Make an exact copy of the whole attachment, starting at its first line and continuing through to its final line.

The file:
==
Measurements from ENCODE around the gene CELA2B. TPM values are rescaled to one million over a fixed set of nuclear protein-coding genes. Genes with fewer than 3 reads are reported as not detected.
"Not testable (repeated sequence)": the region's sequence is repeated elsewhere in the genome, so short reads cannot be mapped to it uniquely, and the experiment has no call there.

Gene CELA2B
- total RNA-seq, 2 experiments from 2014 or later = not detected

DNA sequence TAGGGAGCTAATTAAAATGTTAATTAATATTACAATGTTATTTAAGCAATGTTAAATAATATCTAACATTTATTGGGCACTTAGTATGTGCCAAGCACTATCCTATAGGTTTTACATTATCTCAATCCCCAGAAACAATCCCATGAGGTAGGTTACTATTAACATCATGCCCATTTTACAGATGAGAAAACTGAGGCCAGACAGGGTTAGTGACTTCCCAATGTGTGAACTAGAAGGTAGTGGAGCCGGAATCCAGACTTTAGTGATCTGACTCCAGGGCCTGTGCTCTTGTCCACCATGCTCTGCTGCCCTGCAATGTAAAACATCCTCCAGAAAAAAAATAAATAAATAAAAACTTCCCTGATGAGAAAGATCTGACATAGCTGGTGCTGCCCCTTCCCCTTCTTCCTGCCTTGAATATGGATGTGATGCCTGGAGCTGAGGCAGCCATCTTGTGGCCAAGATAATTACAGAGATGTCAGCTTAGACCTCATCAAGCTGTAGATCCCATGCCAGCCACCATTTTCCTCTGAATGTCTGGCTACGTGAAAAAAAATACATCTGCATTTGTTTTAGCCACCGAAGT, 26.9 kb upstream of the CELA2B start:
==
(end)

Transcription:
Measurements from ENCODE around the gene CELA2B. TPM values are rescaled to one million over a fixed set of nuclear protein-coding genes. Genes with fewer than 3 reads are reported as not detected.
"Not testable (repeated sequence)": the region's sequence is repeated elsewhere in the genome, so short reads cannot be mapped to it uniquely, and the experiment has no call there.

Gene CELA2B
- total RNA-seq, 2 experiments from 2014 or later = not detected

DNA sequence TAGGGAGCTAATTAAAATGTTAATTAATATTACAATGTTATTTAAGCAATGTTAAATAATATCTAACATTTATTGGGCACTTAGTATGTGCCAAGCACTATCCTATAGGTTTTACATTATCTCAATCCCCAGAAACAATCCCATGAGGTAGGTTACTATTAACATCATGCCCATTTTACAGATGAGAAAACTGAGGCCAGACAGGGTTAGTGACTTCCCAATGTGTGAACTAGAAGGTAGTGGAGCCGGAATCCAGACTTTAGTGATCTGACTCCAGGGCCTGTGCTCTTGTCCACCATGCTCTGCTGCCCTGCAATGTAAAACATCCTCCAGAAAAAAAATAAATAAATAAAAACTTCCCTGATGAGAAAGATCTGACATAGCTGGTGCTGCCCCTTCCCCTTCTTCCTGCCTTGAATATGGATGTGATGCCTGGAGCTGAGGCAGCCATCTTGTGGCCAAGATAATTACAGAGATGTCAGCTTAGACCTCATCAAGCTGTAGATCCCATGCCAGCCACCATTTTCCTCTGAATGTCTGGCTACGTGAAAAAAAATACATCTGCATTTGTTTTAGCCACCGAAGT, 26.9 kb upstream of the CELA2B start: